Wireless capabilities also allow you to also “lend” the eBook to your friends who have a different Nook, or even to a PC or Mac (and there are already online eBook lending clubs). The problem is that you can only lend any given book one time for up to 14 days and that’s it (also not every book may be lendable).
If you want to manage without the 3G and use only the Wi-Fi, you can get the “light” version of the e-reader with only the Wi-Fi for only $149.
B&N has a generous eBook collection on their website and you won’t have any trouble finding most of the best sellers, magazines, and periodicals you’re looking for. The e-reader also supports a wide variety of file formats, including ePub (which is one of the main ebook reader formats) and PDF.
However, as is the case with the Kindle 2, most PDFs on a six-inch screen don’t look that good. One more downside to the e-reader’s compatibility is its audio file support. The B&N e-reader can’t be connected to audible books yet (this option is owned by Amazon) and can only read MP3 files.
Compared to the Kindle, Nook doesn’t have any web-browsing capabilities, so no accessing Wikipedia for you. I honestly think that this was a smart move by B&N, since the web browser on the Kindle 2 wasn’t worth much anyway.
Probably one of the Nook’s best features is the ability to personalize it—starting with the variety of Nook covers you can purchase at the B&N online store all the way up to uploading images of yourself and your family and using them as a screensaver. So simple, yet so enjoyable.
The Nook also does one better than the Kindle with their “The Daily” feature. “The Daily” is a tab on your reader home screen that provides free, fresh content every day. These are short pieces written by established writers and are very enjoyable to read.
In conclusion, it seems that the Nook has a much younger hip vibe to it with all of its added features, personalization options, and colorful LCD control panel, whereas the Kindle is the more conservative, “I’m here only for reading” device.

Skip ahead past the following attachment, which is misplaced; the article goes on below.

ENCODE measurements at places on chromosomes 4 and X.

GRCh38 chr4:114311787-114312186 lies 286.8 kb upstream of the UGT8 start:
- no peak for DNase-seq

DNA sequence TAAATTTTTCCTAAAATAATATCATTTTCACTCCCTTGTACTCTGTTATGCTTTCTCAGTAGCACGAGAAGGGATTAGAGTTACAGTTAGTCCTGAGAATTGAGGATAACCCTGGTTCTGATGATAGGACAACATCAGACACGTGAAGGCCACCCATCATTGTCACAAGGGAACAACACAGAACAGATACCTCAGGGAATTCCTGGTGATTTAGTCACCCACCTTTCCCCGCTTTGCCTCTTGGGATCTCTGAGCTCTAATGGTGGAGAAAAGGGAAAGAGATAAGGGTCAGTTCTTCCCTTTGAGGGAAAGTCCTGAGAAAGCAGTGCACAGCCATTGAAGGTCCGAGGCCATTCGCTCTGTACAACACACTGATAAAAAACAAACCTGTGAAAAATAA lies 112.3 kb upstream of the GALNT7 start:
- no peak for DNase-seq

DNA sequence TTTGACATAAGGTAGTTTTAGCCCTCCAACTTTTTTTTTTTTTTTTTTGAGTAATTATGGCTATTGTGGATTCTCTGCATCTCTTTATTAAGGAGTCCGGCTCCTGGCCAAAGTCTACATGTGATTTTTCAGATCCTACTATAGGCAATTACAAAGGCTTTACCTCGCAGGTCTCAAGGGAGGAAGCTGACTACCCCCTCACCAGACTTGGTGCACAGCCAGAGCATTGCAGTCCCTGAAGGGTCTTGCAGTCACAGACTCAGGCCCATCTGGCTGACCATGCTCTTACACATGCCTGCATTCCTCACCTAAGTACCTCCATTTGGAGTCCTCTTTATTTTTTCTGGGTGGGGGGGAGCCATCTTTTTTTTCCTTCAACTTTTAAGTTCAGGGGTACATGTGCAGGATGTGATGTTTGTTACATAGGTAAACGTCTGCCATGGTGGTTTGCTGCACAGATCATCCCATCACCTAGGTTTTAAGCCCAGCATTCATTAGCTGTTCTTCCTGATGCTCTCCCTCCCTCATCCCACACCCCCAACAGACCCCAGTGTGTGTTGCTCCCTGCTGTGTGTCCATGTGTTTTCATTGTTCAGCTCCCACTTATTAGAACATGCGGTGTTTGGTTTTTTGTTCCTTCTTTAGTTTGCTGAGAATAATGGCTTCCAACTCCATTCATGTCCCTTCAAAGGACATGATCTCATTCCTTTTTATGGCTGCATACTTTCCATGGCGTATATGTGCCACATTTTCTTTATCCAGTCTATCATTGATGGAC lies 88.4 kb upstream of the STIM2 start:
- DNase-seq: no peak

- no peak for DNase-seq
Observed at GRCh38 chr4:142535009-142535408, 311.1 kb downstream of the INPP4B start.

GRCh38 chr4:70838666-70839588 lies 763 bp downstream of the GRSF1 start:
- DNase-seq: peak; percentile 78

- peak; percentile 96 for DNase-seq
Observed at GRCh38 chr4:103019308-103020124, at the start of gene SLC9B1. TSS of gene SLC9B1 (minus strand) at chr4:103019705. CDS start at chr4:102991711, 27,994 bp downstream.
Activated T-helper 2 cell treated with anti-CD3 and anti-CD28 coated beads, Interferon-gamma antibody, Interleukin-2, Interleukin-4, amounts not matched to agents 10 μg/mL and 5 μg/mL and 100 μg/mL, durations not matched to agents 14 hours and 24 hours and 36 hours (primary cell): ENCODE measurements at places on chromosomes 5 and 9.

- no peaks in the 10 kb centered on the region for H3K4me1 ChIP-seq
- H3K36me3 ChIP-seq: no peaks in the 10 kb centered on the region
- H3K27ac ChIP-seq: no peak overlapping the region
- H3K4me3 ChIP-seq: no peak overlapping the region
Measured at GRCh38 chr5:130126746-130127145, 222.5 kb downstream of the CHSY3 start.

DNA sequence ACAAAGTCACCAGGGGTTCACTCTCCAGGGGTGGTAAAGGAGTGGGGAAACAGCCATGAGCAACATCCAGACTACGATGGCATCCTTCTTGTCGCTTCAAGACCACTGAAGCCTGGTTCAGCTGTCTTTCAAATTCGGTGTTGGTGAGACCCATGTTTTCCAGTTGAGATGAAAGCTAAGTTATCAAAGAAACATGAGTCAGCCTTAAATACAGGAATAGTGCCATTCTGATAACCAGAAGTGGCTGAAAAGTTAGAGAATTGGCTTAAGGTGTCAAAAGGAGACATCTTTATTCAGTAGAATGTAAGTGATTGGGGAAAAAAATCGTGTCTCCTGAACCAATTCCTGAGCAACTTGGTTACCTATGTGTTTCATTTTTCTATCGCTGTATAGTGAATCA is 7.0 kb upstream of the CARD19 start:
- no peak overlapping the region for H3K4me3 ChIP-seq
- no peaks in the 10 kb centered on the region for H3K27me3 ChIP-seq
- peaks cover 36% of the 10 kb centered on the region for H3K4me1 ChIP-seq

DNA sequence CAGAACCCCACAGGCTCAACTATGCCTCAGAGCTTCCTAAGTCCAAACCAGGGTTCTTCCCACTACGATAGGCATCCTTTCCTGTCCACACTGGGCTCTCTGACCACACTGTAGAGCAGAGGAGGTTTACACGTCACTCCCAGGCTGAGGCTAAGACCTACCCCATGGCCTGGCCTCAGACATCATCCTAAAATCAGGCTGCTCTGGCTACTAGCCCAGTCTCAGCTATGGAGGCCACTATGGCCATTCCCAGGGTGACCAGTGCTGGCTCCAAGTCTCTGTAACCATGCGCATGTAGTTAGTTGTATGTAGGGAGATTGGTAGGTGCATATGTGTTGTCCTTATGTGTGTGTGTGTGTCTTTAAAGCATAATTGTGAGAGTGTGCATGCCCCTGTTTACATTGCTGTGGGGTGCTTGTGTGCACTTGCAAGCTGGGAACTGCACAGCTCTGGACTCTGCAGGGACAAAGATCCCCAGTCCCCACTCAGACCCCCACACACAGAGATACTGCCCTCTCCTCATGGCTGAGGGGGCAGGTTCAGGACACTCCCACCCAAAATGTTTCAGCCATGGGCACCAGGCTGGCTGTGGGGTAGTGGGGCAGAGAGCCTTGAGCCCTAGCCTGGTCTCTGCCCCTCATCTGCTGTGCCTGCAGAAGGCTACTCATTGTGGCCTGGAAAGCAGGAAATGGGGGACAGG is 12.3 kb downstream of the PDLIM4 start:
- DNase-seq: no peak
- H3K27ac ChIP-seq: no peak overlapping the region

What Online Experts tought about Nook ereader
For this analysis, I took a look at CNET, Gizmodo, Top Ten Reviews, Mobile Tech Reviews, and PC Magazine. The main dispute experts had about the Barnes & Noble Nook was about the touch screen.
While it’s a nice cool feature that allows you to easily navigate your way through the Nook, it drains the battery on the device very quickly and isn’t as responsive as you’d expect. Furthermore, it’s hard to adjust your eyes between the bright colorful LCD screen and the black-and-white e-Ink display.
So basically this new LCD interface is just an alternative, but not an upgrade (for now). Almost all websites state that reading of the Nook is exactly like reading off the Kindle and, aesthetically speaking, the device is better looking, less busy, with a more proportionate bezel.
Regarding the virtual keyboard of the Nook, I decided to share the exact quote: “We weren’t too happy, however, with the virtual keyboard that it affords. The keys are a little too small for those of us with fat fingers and it’s not as responsive as the typical cell phone screen.”
No doubt the B&N ereader definitely suffered (and hopefully, this will stay in the past tense) various problems since it was released, but B&N managed to fix many of these issues, including the fact that the Nook seems to work rather slowly.
But to sum up my various web reviews, I would like to quote again from Mobile Tech reviews: “What a difference a few months makes! The ereader has moved from ‘no, thank you to ‘yes, I’ll take one in our book. The Nook marries the excellent online book-buying experience, price, and selection of the Amazon Kindle with the Sony Reader’s support for ePub and a hint of a touch, a combination that wins in my book.”
What customers thought about Nook ereader
Customers who were against the B&N device said that it had major software issues that caused the Nook to load and respond extremely slowly (Editor—“Candlelight Stories”) and even crash on several occasions (Judie Lipsett—“Gear Diary”). Since these reviews were written, BarnesNoble has issued several software updates, thereby resolving many of these issues.
Keep in mind that most of the customer reviews came before Nook’s major software update, which took care of a lot of these things.
On the other hand, customers who loved the BarnesNoble device said that the fact that it used Google’s Android operating system is a major plus, since it allows greater possibilities for future developments (Ed Burnette—“ZDNet”), as well as the overall look, feel, and design of the machine, which is no doubt top of the line (Steve Heisler—“popwatch”).
The Nook has definitely come a long way since it was first released. Starting out with a terribly sluggish interface, it managed to overcome these obstacles professionally. With its price tag between 100 – 199 $, it certainly makes it to the top of our list in becoming the most recommended eBook reader on the market. Highly enjoyable and definitely on the right track.